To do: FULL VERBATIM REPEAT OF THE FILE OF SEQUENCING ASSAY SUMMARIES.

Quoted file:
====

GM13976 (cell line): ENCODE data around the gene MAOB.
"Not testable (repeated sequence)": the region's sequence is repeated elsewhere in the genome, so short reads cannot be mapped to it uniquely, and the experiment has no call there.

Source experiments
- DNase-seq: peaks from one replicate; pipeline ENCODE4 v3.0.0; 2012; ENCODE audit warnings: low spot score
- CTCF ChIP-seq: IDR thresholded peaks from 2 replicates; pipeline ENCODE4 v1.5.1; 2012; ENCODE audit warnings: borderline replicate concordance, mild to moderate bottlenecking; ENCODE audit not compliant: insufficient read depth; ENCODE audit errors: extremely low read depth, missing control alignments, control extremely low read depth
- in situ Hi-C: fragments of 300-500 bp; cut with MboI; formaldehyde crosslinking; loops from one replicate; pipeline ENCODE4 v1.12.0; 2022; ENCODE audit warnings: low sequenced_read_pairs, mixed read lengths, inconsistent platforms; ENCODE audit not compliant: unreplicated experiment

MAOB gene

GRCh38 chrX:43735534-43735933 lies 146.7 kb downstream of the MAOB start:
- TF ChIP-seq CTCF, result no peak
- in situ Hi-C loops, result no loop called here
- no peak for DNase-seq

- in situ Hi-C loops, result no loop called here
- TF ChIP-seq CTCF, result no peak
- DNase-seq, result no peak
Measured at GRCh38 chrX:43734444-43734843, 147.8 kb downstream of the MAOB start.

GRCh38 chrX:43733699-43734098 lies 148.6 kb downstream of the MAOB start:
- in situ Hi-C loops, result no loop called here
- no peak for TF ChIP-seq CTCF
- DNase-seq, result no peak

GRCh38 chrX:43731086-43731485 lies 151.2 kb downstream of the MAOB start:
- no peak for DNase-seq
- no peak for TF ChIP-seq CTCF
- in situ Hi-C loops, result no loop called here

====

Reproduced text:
GM13976 (cell line): ENCODE data around the gene MAOB.
"Not testable (repeated sequence)": the region's sequence is repeated elsewhere in the genome, so short reads cannot be mapped to it uniquely, and the experiment has no call there.

Source experiments
- DNase-seq: peaks from one replicate; pipeline ENCODE4 v3.0.0; 2012; ENCODE audit warnings: low spot score
- CTCF ChIP-seq: IDR thresholded peaks from 2 replicates; pipeline ENCODE4 v1.5.1; 2012; ENCODE audit warnings: borderline replicate concordance, mild to moderate bottlenecking; ENCODE audit not compliant: insufficient read depth; ENCODE audit errors: extremely low read depth, missing control alignments, control extremely low read depth
- in situ Hi-C: fragments of 300-500 bp; cut with MboI; formaldehyde crosslinking; loops from one replicate; pipeline ENCODE4 v1.12.0; 2022; ENCODE audit warnings: low sequenced_read_pairs, mixed read lengths, inconsistent platforms; ENCODE audit not compliant: unreplicated experiment

MAOB gene

GRCh38 chrX:43735534-43735933 lies 146.7 kb downstream of the MAOB start:
- TF ChIP-seq CTCF, result no peak
- in situ Hi-C loops, result no loop called here
- no peak for DNase-seq

- in situ Hi-C loops, result no loop called here
- TF ChIP-seq CTCF, result no peak
- DNase-seq, result no peak
Measured at GRCh38 chrX:43734444-43734843, 147.8 kb downstream of the MAOB start.

GRCh38 chrX:43733699-43734098 lies 148.6 kb downstream of the MAOB start:
- in situ Hi-C loops, result no loop called here
- no peak for TF ChIP-seq CTCF
- DNase-seq, result no peak

GRCh38 chrX:43731086-43731485 lies 151.2 kb downstream of the MAOB start:
- no peak for DNase-seq
- no peak for TF ChIP-seq CTCF
- in situ Hi-C loops, result no loop called here